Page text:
Our first day on the Continental Divide proved to be quite nice, despite the lousy weather and dirt bikers tearing huge ruts in our beloved Colorado Trail. We got a slightly late start in the morning, and considering each of us wanted to pursue different things, we split up and agreed to rendezvous on the Divide near Georgia Pass.
I started off the fastest, because I wanted to climb the first large peak along the trail, Mt. Guyot. I set off on the fastest pace I could, and reached Georgia Pass at about 10:45 AM. Mt Guyot dominated the landscape from the trail, and I guessed at a route heading up the mountain's Southeast ridge. While only 13,370 feet, Mt. Guyot is still a mountain to be reckoned with. Steep talus covered slopes make for slow going and most of the mountain is very exposed. Got some great air! I was especially concerned about the storm clouds I saw brewing to the South West of me. With every step I took up the mountain, the cloud got darker, closer, and scarier.
One of the biggest danger's on Colorado's peaks is thunderstorms. Without trees to provide coverage, the risk of getting struck by lightning goes up tremendously. Moutaineers in Colorado are well advised to start their ascents at dawn (not 10:45). I climbed and scrambled up the steep ridge as fast as I could with my lungs screaming for air most of the way. And despite the great cardio workout, I knew in the back of my head I wouldn't outrun the storm. I imagine I reached the top around noon.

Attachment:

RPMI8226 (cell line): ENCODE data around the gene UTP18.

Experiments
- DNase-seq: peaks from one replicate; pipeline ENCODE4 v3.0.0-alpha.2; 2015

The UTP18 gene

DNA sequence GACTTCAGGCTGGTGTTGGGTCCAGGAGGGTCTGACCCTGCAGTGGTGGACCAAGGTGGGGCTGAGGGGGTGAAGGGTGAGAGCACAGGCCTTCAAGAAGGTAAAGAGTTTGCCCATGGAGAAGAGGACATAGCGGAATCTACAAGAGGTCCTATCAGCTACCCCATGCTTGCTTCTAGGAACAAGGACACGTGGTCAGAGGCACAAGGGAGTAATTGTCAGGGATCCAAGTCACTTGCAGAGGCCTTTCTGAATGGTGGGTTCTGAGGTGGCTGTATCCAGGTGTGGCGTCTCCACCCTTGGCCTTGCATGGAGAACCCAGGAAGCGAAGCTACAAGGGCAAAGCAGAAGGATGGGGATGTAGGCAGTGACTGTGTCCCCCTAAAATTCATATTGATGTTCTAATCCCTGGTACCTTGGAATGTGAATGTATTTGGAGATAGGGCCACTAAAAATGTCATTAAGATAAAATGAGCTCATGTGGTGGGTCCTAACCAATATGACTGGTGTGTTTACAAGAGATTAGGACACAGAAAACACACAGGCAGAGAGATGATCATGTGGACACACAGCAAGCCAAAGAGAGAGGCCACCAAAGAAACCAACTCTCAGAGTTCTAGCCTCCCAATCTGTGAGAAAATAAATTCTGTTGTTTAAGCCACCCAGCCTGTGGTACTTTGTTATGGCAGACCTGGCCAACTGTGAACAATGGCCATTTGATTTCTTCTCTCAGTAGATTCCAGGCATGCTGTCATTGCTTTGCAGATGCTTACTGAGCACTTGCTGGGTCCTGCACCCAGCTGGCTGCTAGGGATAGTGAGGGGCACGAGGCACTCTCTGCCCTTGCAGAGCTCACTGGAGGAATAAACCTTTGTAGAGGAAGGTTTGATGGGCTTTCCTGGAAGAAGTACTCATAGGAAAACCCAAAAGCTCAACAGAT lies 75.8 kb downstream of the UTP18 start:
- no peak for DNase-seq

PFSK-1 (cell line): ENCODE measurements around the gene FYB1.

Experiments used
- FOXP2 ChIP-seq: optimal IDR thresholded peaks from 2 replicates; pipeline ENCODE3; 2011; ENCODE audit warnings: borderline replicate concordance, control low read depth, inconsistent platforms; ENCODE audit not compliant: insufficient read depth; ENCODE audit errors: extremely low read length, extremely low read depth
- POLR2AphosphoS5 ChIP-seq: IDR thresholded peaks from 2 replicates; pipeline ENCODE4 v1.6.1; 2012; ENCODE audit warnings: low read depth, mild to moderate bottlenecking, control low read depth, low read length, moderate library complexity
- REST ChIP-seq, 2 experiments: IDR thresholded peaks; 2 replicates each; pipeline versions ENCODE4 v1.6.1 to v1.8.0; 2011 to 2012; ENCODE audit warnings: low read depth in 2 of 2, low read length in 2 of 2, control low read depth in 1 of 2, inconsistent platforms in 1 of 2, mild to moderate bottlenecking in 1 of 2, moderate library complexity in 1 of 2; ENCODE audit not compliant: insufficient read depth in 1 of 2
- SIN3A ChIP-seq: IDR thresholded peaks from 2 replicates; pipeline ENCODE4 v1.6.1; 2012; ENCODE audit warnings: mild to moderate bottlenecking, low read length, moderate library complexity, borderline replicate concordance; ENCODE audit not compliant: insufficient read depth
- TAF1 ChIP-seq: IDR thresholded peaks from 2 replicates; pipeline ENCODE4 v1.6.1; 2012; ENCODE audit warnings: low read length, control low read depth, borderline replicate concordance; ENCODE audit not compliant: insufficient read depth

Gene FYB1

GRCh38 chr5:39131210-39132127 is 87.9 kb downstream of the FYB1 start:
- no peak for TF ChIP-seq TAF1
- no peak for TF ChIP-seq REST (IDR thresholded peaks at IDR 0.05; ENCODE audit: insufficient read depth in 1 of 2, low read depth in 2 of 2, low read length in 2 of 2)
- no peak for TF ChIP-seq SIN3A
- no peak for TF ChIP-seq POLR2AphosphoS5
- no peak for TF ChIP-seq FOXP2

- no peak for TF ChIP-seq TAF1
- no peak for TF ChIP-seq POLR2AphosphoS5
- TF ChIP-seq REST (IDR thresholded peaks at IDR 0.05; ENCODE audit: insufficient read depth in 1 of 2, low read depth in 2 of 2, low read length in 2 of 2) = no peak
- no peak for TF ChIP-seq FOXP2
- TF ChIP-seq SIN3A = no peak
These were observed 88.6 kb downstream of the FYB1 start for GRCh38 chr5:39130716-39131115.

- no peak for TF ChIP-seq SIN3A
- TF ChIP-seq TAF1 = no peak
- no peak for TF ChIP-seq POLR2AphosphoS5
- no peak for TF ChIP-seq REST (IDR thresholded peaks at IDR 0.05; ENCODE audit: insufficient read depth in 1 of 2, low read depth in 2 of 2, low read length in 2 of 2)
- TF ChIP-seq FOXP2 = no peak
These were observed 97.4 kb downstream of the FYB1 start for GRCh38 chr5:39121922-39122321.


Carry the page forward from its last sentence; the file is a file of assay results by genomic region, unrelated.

Once I reached the top, I didn't linger. The storm was coming my way and I should have gotten off the mountain 30 minutes ago. I snapped a bunch of pictures, shoved a granola bar in my mouth, and put on my rain gear. I put my camera back away, started down as fast as I could, and prayed for the best. It started raining, and then hailing, making the rocks slick with water. My descent now slowed to a snail's pace, I looked around at the wildly exposed ridge I was on. For any lighting that wished to strike, I stuck out like a sore thumb!
Somehow though, despite all the rain and the endless thunder and lightning behind me, I managed to make it back down to the pass, when the weather finally let up. I found Paul and Dave sometime later near a lake below a snowfield, fixing a fire to keep the mosquitoes at bay. It was only two in the afternoon, but none of us had the energy for anything more than naps and futzing around the campsite.
The sun came out later in the afternoon, giving us a great opportunity for pictures. Dave and Paul spent some time laughing about a certain topical skin care product.